Tax Reformers Plan Rally, Virtual March
With the deadline for tax filings just two weeks away, several groups including the Fair Tax Campaign, Tea Party Express, Americans for Tax Reform and FreedomWorks are banding together physically and digitally to urge Congress to overhaul the tax code.
While the advocates aren’t necessarily in agreement about how Congress should move forward to change the tax code, Ken Hoagland, chairman of the recently formed Online Tax Revolt and the Fair Tax Campaign, said it’s an unprecedented show of unity among tax reformers.
“A lot of tax reform groups are coming together,” Hoagland said. “Most often we’re debating each other, but we have said, That can wait.'”
Americans for Tax Reform’s Grover Norquist agrees, calling the decision to work together “smart politics and common sense.”
“Right now, we are all moving in the same direction,” he added.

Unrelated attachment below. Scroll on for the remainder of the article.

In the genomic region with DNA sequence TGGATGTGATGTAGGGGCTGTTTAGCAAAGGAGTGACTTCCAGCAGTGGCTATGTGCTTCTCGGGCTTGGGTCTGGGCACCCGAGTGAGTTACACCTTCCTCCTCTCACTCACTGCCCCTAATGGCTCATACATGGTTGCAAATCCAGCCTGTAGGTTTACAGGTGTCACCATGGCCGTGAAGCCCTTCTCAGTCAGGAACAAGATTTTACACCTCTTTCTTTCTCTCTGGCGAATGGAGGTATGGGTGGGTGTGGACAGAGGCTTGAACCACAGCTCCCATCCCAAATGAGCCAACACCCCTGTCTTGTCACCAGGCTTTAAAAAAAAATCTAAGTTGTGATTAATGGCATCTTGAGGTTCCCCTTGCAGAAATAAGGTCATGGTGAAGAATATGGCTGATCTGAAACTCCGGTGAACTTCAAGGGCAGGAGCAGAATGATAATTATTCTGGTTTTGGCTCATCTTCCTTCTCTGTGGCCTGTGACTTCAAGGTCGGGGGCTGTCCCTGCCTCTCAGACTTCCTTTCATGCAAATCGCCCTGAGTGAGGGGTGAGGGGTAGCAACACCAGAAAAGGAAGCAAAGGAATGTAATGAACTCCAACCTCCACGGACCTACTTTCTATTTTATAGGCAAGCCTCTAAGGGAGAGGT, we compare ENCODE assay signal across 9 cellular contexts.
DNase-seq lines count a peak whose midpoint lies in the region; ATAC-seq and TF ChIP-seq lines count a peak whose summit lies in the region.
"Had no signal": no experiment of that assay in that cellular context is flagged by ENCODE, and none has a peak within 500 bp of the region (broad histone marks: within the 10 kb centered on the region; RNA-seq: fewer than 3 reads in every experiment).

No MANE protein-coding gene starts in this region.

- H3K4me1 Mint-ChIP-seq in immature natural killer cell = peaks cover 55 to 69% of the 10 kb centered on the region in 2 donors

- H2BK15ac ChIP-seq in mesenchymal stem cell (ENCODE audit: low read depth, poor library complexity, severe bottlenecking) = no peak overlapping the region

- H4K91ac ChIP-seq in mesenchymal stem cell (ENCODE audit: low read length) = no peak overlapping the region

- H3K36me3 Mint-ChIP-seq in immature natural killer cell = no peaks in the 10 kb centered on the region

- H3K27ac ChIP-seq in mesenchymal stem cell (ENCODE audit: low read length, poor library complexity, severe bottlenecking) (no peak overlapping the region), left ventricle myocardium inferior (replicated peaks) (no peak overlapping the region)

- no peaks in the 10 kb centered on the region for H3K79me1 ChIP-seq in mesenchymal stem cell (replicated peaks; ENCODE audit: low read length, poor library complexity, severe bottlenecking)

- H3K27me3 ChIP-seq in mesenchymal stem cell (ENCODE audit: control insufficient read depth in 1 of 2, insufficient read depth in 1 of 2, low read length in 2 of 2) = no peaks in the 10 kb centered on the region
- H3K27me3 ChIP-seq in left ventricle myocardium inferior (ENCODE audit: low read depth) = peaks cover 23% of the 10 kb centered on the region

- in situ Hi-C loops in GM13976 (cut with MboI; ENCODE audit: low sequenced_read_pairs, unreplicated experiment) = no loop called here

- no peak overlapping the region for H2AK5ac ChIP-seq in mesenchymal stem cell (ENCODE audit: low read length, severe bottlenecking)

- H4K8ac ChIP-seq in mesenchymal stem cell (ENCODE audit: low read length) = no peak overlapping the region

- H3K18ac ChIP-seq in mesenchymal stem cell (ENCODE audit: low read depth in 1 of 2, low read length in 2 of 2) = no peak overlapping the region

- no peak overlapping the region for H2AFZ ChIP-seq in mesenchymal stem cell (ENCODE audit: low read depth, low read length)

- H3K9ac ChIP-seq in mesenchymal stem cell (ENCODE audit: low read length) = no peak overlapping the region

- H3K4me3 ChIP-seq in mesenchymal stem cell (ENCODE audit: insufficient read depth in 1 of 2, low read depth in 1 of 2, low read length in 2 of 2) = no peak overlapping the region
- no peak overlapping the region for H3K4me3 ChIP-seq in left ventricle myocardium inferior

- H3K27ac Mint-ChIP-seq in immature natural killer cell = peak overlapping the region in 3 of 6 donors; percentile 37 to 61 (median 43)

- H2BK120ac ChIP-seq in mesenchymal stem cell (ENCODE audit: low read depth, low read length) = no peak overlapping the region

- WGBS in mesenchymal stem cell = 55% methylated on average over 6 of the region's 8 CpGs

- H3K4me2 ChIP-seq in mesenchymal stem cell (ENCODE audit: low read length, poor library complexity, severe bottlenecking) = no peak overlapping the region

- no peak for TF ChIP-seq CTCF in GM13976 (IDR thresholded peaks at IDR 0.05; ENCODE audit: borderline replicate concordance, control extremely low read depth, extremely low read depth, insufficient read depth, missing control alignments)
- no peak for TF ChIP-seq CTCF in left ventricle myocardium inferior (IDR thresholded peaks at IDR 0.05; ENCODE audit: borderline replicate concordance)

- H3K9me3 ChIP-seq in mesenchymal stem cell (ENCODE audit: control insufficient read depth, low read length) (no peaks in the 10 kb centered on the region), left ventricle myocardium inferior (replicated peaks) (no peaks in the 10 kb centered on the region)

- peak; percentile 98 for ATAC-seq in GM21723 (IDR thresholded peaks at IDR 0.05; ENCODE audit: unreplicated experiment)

The ATR is hosting a briefing at 12:30 p.m. in the Capitol Visitor Center on April 14, the day before tax day. The ATR has not only invited several like-minded tax groups, but also Members of Congress. The event will focus particularly on the tax increases associated with the recently enacted health care bill, Norquist explained.
There will also be plenty of activity on April 15, the deadline for tax returns. FreedomWorks is hosting a rally near the Washington Monument that evening with several other groups, including the Tea Party Express.
Online Tax Revolt’s Hoagland is also ginning up support for the tax day rally on April 15, but he is widening the reach of the effort with an online component. The Online Tax Revolt gives people who support overhauling the tax code but cannot come to the Capitol a way to stay involved, Hoagland said.
People can create an avatar, or online character that represents them, which will digitally march to Washington. Several Members of Congress — including Sen. John McCain (R-Ariz.) and Reps. Jim Jordan (R-Ohio), Jeb Hensarling (R-Texas) and Dan Burton (R-Ind.) — have registered avatars for themselves to make the virtual trip.
“A lot of people know in their bones that something has gone terribly wrong with the tax system but just can’t come to Washington to voice first-person,” Hoagland said of the effort.